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Year : 2001  |  Volume : 49  |  Issue : 1  |  Page : 25--8

Management of respiratory failure in severe neuroparalytic snake envenomation.

PN Agrawal, AN Aggarwal, D Gupta, D Behera, S Prabhakar, SK Jindal 
 Department of Pulmonary Medicine, Postgraduate Institute of Medical Education and Research, Chandigarh - 160012, India., India

Correspondence Address:
P N Agrawal
Department of Pulmonary Medicine, Postgraduate Institute of Medical Education and Research, Chandigarh - 160012, India.


Fourteen patients with severe neuroparalytic snake envenomation, resulting in acute type II respiratory failure, admitted to respiratory critical care unit for mechanical ventilation during one year period, were studied. Ventilatory requirements, amount of anti snake venom (ASV) infused, period of neurological recovery and hospital survival were evaluated. All patients had severe manifestations such as ptosis, extraocular muscle paresis and limb weakness along with dyspnoea. Seven patients (50%) had additional complaints of dysphagia and dysphonia. ASV was administered to all, with a median requirement of 900 ml. Mechanical ventilation was required for a median duration of 17 hours and all except one patient, who had suffered irreversible hypoxic cerebral injury prior to resuscitation, survived with complete neurological recovery. We conclude, that the timely institution of ventilatory support and anti-venom therapy in such patients, is associated with an excellent outcome.

How to cite this article:
Agrawal P N, Aggarwal A N, Gupta D, Behera D, Prabhakar S, Jindal S K. Management of respiratory failure in severe neuroparalytic snake envenomation. Neurol India 2001;49:25-8

How to cite this URL:
Agrawal P N, Aggarwal A N, Gupta D, Behera D, Prabhakar S, Jindal S K. Management of respiratory failure in severe neuroparalytic snake envenomation. Neurol India [serial online] 2001 [cited 2023 Jun 5 ];49:25-8
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Full Text

  ::   IntroductionTop

In India, approximately 15,000 persons die of bites by

poisonous snakes every year.1 The systemic effects of

venom of elapid snakes (cobra and krait) are

predominantly neurotoxic, causing a selective neuromuscular

block, affecting mainly the muscles of eyes,

tongue, throat and chest leading to respiratory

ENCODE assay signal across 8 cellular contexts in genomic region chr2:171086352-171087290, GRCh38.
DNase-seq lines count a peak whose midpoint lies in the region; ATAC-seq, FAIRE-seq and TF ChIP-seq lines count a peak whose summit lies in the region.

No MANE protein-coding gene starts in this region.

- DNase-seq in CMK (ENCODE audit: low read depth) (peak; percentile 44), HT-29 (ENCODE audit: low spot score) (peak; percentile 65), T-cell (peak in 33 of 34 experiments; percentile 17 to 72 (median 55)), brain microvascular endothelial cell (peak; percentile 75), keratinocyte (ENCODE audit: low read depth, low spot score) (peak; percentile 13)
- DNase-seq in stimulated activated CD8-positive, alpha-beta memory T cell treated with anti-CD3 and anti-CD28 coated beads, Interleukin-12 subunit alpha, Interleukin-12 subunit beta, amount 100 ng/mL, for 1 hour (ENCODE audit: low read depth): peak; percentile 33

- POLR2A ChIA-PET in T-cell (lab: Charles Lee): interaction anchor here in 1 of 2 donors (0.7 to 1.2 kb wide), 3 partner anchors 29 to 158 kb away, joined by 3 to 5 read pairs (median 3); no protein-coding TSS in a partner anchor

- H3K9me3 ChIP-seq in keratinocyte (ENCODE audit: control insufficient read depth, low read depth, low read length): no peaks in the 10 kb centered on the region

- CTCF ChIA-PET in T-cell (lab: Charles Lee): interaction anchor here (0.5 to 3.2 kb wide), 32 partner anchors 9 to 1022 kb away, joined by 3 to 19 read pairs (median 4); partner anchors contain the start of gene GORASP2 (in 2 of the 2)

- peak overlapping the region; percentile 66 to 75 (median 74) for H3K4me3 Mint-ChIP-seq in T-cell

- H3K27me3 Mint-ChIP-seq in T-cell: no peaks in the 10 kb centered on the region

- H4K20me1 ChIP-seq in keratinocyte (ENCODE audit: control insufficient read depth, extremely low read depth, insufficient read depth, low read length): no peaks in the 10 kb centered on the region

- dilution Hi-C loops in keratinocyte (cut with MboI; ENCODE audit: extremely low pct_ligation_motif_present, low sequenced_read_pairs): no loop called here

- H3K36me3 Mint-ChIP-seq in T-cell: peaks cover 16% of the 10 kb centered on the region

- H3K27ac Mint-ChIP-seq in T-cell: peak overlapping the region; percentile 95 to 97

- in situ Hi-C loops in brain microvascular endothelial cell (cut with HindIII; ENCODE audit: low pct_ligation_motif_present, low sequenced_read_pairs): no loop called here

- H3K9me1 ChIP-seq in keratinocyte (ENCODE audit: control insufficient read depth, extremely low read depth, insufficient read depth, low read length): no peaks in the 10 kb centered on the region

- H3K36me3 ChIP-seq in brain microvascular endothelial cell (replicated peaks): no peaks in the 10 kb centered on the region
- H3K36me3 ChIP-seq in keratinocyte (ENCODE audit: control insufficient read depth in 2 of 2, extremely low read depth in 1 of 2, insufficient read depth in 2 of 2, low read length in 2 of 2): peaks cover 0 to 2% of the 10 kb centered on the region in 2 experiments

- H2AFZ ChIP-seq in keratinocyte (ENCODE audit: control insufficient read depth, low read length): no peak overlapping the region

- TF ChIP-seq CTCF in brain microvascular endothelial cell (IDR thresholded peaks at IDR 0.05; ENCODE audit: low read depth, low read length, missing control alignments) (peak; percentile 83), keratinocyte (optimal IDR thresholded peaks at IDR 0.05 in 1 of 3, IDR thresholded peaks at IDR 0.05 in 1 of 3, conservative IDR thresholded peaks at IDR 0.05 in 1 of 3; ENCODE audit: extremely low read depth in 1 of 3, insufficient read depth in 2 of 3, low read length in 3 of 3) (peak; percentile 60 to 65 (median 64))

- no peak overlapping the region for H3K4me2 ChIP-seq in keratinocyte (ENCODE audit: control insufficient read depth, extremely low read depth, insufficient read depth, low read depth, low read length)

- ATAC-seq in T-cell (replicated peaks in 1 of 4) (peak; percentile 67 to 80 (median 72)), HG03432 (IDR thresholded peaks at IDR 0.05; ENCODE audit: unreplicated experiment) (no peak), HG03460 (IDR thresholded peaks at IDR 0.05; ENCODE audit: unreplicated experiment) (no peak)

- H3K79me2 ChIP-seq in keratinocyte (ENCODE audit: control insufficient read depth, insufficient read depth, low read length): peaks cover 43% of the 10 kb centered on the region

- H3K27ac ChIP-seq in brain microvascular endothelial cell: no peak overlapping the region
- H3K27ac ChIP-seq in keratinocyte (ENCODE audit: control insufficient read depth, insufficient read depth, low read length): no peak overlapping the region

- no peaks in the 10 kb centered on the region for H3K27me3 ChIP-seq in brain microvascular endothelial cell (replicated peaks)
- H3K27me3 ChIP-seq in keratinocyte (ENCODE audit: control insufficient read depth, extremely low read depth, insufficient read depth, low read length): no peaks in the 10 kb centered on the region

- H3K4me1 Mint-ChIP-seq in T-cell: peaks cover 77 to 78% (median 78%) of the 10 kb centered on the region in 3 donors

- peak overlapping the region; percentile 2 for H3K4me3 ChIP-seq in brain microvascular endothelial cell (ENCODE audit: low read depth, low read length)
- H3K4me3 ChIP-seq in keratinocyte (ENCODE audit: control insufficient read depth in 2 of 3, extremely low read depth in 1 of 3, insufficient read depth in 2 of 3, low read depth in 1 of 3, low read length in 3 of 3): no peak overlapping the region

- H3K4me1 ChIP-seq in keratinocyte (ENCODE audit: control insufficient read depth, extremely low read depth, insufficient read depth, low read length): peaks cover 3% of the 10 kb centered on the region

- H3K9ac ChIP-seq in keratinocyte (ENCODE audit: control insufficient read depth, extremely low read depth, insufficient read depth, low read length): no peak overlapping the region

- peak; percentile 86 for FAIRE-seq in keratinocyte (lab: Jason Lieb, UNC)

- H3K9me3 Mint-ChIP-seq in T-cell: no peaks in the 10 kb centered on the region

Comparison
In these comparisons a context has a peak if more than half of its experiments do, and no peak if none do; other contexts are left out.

failure.[2] These patients require ventilatory assistance

in addition to administration of anti-snake venom

(ASV) and other supportive measures. We present our

experience with management of patients with severe

neuroparalytic manifestations and acute ventilatory


  ::   Material and methodsTop

The study was conducted at the respiratory intensive

care unit (RICU) of Postgraduate Institute of Medical

Education and Research, Chandigarh. All consecutive

patients seen during one year period, who required

mechanical ventilation for respiratory muscle

paralysis, secondary to snake envenomation, were

included. Snake bite victims with mild neuromuscular

weakness not requiring ventilatory assistance, as also

patients with systemic manifestations other than

neuroparalysis, were excluded from the study.

Detailed history and physical examination, including

the onset and nature of symptoms, site of bite, local

reaction at the bite site and general and systemic

manifestations, were recorded for each patient.

Laboratory investigations performed at admission

included arterial blood gas (ABG) analysis,

electrocardiogram (ECG), chest radiograph, serum

biochemistry, haemogram and coagulogram.

All patients were transferred to RICU from the

emergency service and ventilated using Puritan

Bennett 7200ae ventilators. Initially, control mode

ventilation (CMV) was used; patients were gradually

switched to synchronized intermittent mandatory

ventilation (SIMV) with pressure support as

neuroparalysis recovered. Meticulous attention was

paid to asepsis, nutrition, humidification of inspired

air, regular endotracheal toiletting and continuous

monitoring of haemodynamic and respiratory

(including ABG and respiratory mechanics) variables.

An effort was made to maintain oxygen fraction in

inspired air (FiO2) at <0.5, while maintaining

adequate oxygenation (pO2 >60 mm Hg). Weaning

was accomplished by gradual reduction in the SIMV

rate and the level of pressure support, once adequate

respiratory effort had reappeared. A short T-piece trial

was given and patients were extubated if they had

normal bulbar reflexes and did not show any

worsening during the period of T-piece trial.

Polyvalent ASV (Haffkine Institute, Bombay) was

administered in a loading dose of 100 ml over 2 hours,

followed by a continuous infusion at a rate of 100 ml

ASV every 6 hours, until recovery of neurological

manifestations. Ultimate outcome measure studied

was hospital survival. Duration of ventilation, period

of neuromuscular recovery and ventilator associated

complications (if any) were also recorded.

  ::   ResultsTop

Twenty three victims, bitten by various snakes were

admitted to this Institute during the study period, of

whom 14 patients (13 males and one female) with

ventilatory failure were managed at RICU. Their age

ranged between 12 to 60 years. All the 14 cases had

severe neuroparalytic manifestations [Table I]. Bite

marks were seen in 10 (71.4%) and local swelling

around the site of bite was present in 3 (21.4%)

patients. On admission, all patients had evidence of

type II respiratory failure as evidenced by hypercapnia